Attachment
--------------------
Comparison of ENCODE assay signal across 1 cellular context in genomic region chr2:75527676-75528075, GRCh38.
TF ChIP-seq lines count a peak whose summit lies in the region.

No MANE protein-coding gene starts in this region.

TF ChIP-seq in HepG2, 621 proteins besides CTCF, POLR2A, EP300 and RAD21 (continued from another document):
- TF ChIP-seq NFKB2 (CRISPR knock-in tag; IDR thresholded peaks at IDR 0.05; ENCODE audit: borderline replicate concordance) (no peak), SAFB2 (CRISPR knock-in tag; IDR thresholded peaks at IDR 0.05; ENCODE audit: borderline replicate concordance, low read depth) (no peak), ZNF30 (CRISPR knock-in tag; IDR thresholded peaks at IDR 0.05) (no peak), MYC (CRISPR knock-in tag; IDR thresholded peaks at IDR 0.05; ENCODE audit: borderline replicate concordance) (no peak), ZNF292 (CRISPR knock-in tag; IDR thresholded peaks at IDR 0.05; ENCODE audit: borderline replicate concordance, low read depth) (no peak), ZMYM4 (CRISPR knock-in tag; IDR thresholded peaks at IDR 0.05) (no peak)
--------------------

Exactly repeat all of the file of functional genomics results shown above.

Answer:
Comparison of ENCODE assay signal across 1 cellular context in genomic region chr2:75527676-75528075, GRCh38.
TF ChIP-seq lines count a peak whose summit lies in the region.

No MANE protein-coding gene starts in this region.

TF ChIP-seq in HepG2, 621 proteins besides CTCF, POLR2A, EP300 and RAD21 (continued from another document):
- TF ChIP-seq NFKB2 (CRISPR knock-in tag; IDR thresholded peaks at IDR 0.05; ENCODE audit: borderline replicate concordance) (no peak), SAFB2 (CRISPR knock-in tag; IDR thresholded peaks at IDR 0.05; ENCODE audit: borderline replicate concordance, low read depth) (no peak), ZNF30 (CRISPR knock-in tag; IDR thresholded peaks at IDR 0.05) (no peak), MYC (CRISPR knock-in tag; IDR thresholded peaks at IDR 0.05; ENCODE audit: borderline replicate concordance) (no peak), ZNF292 (CRISPR knock-in tag; IDR thresholded peaks at IDR 0.05; ENCODE audit: borderline replicate concordance, low read depth) (no peak), ZMYM4 (CRISPR knock-in tag; IDR thresholded peaks at IDR 0.05) (no peak)